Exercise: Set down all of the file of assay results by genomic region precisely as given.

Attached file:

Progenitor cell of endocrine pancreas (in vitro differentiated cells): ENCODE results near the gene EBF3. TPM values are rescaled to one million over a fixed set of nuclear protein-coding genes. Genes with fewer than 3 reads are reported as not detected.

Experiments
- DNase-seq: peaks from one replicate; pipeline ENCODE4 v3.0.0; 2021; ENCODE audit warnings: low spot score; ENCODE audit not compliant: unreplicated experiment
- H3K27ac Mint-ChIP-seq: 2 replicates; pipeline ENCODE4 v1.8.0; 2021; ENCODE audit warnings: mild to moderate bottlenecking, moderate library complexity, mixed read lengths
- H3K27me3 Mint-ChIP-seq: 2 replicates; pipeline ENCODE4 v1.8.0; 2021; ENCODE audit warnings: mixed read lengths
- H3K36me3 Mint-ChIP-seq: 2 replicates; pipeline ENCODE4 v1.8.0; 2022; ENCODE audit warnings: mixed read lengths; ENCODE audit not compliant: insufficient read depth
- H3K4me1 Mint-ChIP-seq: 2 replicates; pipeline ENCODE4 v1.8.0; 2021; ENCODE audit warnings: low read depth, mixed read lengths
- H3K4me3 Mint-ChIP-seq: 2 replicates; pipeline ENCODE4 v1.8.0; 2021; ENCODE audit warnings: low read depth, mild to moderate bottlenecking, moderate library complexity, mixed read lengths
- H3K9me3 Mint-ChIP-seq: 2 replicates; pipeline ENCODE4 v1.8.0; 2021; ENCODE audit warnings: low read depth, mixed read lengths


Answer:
Progenitor cell of endocrine pancreas (in vitro differentiated cells): ENCODE results near the gene EBF3. TPM values are rescaled to one million over a fixed set of nuclear protein-coding genes. Genes with fewer than 3 reads are reported as not detected.

Experiments
- DNase-seq: peaks from one replicate; pipeline ENCODE4 v3.0.0; 2021; ENCODE audit warnings: low spot score; ENCODE audit not compliant: unreplicated experiment
- H3K27ac Mint-ChIP-seq: 2 replicates; pipeline ENCODE4 v1.8.0; 2021; ENCODE audit warnings: mild to moderate bottlenecking, moderate library complexity, mixed read lengths
- H3K27me3 Mint-ChIP-seq: 2 replicates; pipeline ENCODE4 v1.8.0; 2021; ENCODE audit warnings: mixed read lengths
- H3K36me3 Mint-ChIP-seq: 2 replicates; pipeline ENCODE4 v1.8.0; 2022; ENCODE audit warnings: mixed read lengths; ENCODE audit not compliant: insufficient read depth
- H3K4me1 Mint-ChIP-seq: 2 replicates; pipeline ENCODE4 v1.8.0; 2021; ENCODE audit warnings: low read depth, mixed read lengths
- H3K4me3 Mint-ChIP-seq: 2 replicates; pipeline ENCODE4 v1.8.0; 2021; ENCODE audit warnings: low read depth, mild to moderate bottlenecking, moderate library complexity, mixed read lengths
- H3K9me3 Mint-ChIP-seq: 2 replicates; pipeline ENCODE4 v1.8.0; 2021; ENCODE audit warnings: low read depth, mixed read lengths